© Springer International Publishing Switzerland 2017Mira Milas, Susan J. Mandel and Jill E. Langer (eds.)Advanced Thyroid and Parathyroid Ultrasound10.1007/978-3-319-44100-9_40
40. Ultrasound for Endocrinologists: What I Learned from Lifetime Practice
Division of Endocrinology, Diabetes and Metabolism, Perelman School of Medicine, University of Pennsylvania, Philadelphia, PA 19104, USA
Susan J. Mandel
Reflections on ultrasound imaging of the thyroid and the neck over more than two decades of use as an endocrinologist trigger both exhilaration and humility, which are persistently coupled as I continue to practice of the art of imaging. Throughout my career, I have been fortunate to partner with and learn from skilled and dedicated colleagues from multiple specialties to provide optimal care for my patients.
40.1.1 What You Can See
Anatomy is awesome. There is the thrill of visualizing the intricacies and three-dimensional relationships of the neck structures which may particularly resonate with those physicians in disciplines where these spatial relationships have not been encountered since first year medical school anatomy. Ultrasound (US) demonstrates transverse processes of the cervical vertebrae, vagal nerves, the esophagus, great vessels and smaller ones, the vocal cords, salivary glands, the thymus, the origin of the superior thyroidal artery from the carotid and the inferior thyroidal artery the traverses the great vessels to originate from the thyrocervical trunk. And US allows unforeseen detection of nonthyroid pathology—sarcoidosis based upon lymph node appearance, Sjogren’s because of heterogeneity of the salivary glands, thyroglossal duct cysts, lymphomas, and other malignancies associated with metastatic cervical adenopathy .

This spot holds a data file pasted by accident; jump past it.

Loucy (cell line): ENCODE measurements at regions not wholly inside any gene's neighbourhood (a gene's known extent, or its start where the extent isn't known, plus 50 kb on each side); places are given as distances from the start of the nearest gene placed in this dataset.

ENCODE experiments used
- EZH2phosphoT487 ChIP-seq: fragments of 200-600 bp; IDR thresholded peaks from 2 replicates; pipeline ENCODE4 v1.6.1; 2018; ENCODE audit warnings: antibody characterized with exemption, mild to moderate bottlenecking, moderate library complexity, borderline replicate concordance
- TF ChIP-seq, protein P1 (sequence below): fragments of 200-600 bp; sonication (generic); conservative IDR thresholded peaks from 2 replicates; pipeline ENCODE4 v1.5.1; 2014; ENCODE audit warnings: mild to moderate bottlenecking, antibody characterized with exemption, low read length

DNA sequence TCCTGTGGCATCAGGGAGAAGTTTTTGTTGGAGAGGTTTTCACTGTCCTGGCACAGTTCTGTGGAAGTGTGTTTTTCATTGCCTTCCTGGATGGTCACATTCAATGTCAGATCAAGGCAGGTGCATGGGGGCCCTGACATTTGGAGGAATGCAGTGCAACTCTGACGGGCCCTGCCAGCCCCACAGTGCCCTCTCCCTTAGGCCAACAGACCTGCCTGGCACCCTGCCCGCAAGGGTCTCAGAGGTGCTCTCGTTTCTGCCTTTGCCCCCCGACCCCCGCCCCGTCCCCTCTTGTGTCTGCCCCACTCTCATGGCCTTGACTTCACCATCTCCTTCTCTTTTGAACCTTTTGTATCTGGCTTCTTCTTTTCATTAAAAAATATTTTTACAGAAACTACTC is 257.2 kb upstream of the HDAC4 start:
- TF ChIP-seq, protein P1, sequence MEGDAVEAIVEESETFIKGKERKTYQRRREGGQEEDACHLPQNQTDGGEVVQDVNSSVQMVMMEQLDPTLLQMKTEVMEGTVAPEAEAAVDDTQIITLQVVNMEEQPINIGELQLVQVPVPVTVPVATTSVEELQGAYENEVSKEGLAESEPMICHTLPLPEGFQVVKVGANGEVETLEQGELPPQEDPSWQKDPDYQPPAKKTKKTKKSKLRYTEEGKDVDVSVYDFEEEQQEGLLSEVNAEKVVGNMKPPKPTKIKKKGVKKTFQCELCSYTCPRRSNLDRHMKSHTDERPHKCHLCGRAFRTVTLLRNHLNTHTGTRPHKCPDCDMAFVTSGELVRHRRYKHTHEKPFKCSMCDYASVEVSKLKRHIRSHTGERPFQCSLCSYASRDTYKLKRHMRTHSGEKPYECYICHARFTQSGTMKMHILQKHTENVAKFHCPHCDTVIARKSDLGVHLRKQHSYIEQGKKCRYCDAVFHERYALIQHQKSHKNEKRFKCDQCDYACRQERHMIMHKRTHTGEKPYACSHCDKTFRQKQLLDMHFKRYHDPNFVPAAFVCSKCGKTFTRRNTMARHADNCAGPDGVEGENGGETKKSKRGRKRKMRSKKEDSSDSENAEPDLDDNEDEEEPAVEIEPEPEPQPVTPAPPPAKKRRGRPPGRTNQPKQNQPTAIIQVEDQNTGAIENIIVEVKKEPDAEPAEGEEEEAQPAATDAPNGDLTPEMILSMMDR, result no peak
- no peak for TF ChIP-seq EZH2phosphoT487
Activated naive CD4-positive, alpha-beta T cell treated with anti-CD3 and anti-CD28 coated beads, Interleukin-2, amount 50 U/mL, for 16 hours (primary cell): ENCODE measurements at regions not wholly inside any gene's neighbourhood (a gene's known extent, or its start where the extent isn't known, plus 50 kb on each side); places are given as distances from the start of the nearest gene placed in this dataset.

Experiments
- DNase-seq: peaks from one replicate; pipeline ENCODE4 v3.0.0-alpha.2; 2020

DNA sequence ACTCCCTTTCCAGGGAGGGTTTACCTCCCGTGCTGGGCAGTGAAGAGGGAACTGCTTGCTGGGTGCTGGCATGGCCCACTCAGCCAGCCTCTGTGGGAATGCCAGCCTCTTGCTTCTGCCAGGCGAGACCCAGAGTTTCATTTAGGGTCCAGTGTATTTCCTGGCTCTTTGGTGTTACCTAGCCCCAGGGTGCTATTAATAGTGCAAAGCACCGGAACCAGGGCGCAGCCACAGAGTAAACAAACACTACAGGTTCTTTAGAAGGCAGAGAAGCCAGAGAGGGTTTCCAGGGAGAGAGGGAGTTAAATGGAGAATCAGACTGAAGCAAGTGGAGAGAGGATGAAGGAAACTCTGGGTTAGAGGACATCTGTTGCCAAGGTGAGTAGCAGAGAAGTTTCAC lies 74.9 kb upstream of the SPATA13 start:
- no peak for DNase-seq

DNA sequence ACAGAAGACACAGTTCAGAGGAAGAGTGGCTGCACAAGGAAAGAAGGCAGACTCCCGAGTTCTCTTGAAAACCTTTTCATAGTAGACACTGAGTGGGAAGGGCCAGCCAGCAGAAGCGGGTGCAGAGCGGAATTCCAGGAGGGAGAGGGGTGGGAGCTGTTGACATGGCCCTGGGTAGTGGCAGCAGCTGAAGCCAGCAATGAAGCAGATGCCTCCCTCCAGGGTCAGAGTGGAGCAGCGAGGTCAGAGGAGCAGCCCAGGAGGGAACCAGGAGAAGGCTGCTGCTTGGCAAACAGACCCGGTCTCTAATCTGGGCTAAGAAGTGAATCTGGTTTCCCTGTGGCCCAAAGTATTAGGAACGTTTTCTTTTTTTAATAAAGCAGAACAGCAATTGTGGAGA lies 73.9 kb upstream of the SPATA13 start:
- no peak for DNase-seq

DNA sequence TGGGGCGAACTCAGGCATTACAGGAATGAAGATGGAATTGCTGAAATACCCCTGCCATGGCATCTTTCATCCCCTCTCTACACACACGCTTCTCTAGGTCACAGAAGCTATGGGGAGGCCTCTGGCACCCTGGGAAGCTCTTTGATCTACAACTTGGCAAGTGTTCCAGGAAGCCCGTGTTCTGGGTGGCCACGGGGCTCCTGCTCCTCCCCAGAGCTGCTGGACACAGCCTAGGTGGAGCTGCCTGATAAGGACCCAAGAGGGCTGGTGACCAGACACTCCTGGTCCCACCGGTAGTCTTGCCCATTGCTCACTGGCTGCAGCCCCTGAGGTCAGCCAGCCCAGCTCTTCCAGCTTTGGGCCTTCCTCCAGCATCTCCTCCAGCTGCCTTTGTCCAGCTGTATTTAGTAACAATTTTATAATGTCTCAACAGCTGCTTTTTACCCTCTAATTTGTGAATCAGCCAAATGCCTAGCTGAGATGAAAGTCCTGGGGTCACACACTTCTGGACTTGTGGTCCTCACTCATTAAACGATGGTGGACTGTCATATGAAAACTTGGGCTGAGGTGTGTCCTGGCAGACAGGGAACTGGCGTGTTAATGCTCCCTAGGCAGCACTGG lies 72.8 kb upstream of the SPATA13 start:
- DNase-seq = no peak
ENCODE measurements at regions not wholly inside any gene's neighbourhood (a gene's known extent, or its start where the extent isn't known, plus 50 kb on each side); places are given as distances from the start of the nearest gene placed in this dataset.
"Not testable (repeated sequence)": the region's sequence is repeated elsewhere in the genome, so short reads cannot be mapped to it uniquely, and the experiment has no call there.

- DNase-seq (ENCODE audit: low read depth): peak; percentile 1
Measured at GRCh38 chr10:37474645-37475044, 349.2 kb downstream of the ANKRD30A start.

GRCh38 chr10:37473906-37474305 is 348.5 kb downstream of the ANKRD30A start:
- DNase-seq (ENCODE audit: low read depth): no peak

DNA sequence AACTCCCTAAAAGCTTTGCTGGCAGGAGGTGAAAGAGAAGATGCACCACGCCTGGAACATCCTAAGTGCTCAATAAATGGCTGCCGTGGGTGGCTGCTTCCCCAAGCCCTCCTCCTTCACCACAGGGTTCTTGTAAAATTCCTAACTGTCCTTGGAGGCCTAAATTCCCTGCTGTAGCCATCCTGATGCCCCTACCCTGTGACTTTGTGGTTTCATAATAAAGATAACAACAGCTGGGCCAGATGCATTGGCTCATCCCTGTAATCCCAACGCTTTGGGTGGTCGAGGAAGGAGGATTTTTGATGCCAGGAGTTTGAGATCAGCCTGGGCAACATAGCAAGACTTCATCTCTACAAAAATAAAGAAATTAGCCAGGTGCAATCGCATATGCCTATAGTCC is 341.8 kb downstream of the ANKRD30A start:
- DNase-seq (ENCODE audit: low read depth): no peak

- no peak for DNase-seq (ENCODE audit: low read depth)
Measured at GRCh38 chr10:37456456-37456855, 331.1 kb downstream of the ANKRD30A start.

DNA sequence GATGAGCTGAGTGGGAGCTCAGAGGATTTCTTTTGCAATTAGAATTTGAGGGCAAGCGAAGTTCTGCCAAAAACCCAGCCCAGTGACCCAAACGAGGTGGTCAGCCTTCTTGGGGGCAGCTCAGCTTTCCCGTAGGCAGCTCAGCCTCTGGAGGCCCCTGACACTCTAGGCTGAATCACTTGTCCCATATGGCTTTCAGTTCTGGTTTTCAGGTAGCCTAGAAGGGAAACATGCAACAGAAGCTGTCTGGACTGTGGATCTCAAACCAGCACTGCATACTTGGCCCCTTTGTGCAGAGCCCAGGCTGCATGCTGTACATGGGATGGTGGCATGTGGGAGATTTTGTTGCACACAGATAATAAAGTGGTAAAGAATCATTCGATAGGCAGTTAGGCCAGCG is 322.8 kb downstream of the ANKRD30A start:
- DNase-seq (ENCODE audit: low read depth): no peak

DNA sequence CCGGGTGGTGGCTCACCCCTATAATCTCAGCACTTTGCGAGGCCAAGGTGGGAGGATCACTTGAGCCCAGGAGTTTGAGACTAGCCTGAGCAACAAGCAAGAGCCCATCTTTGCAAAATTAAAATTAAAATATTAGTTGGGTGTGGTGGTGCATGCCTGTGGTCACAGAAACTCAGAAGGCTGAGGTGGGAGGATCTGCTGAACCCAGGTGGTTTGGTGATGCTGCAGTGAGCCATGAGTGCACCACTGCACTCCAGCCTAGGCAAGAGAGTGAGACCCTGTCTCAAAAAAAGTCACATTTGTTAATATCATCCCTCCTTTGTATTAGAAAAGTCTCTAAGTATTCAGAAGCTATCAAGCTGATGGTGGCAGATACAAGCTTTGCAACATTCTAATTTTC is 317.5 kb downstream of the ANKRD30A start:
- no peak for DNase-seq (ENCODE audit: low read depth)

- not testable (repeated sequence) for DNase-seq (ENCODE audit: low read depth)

Sonographic imaging of the thyroid enhances our understanding of pathophysiology. We can diagnose autoimmune thyroid disease based upon parenchymal heterogeneity and detect thyroid nodules that we otherwise cannot palpate, measuring a few millimeters to over 3 cm. The compendium of literature informs us about the association of a nodule’s malignancy risk with its sonographic appearance. For patients undergoing thyroid surgery, imaging of cervical lymph nodes can optimize the surgical procedure by detecting nonpalpable metastatic disease.
As an educator, sonographic imaging complements physical diagnosis. US delineates the anterior contour of the thyroid gland, making evident what should be detected on a physical examination. An irregular thyroid contour as found in Hashimoto’s thyroiditis translates to the firm gritty sensation felt on exam. And US makes it clear that the 2 cm nodule thought to be palpable by another clinician is clearly not because there is no forward displacement of the anterior surface of the thyroid. Conversely, US confirms that the 8 mm isthmus nodule located only 6 mm below the skin surface should be evident on a physical examination .